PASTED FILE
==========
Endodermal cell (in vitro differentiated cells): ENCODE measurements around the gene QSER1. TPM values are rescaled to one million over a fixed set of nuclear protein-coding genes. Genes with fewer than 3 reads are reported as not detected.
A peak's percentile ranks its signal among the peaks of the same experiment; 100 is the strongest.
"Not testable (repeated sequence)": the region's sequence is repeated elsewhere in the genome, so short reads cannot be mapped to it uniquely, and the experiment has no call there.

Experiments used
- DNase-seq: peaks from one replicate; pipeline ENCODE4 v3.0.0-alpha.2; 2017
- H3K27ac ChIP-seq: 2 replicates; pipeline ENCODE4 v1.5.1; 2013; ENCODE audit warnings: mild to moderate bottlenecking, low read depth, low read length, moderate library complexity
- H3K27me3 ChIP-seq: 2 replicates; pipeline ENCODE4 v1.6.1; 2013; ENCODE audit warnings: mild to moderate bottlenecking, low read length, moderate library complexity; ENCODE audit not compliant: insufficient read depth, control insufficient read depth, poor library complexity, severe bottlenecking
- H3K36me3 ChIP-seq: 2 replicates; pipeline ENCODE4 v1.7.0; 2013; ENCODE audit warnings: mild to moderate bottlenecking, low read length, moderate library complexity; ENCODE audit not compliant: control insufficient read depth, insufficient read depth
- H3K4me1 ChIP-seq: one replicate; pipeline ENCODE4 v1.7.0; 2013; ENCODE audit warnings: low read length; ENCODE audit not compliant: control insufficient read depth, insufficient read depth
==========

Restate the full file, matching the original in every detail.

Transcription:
Endodermal cell (in vitro differentiated cells): ENCODE measurements around the gene QSER1. TPM values are rescaled to one million over a fixed set of nuclear protein-coding genes. Genes with fewer than 3 reads are reported as not detected.
A peak's percentile ranks its signal among the peaks of the same experiment; 100 is the strongest.
"Not testable (repeated sequence)": the region's sequence is repeated elsewhere in the genome, so short reads cannot be mapped to it uniquely, and the experiment has no call there.

Experiments used
- DNase-seq: peaks from one replicate; pipeline ENCODE4 v3.0.0-alpha.2; 2017
- H3K27ac ChIP-seq: 2 replicates; pipeline ENCODE4 v1.5.1; 2013; ENCODE audit warnings: mild to moderate bottlenecking, low read depth, low read length, moderate library complexity
- H3K27me3 ChIP-seq: 2 replicates; pipeline ENCODE4 v1.6.1; 2013; ENCODE audit warnings: mild to moderate bottlenecking, low read length, moderate library complexity; ENCODE audit not compliant: insufficient read depth, control insufficient read depth, poor library complexity, severe bottlenecking
- H3K36me3 ChIP-seq: 2 replicates; pipeline ENCODE4 v1.7.0; 2013; ENCODE audit warnings: mild to moderate bottlenecking, low read length, moderate library complexity; ENCODE audit not compliant: control insufficient read depth, insufficient read depth
- H3K4me1 ChIP-seq: one replicate; pipeline ENCODE4 v1.7.0; 2013; ENCODE audit warnings: low read length; ENCODE audit not compliant: control insufficient read depth, insufficient read depth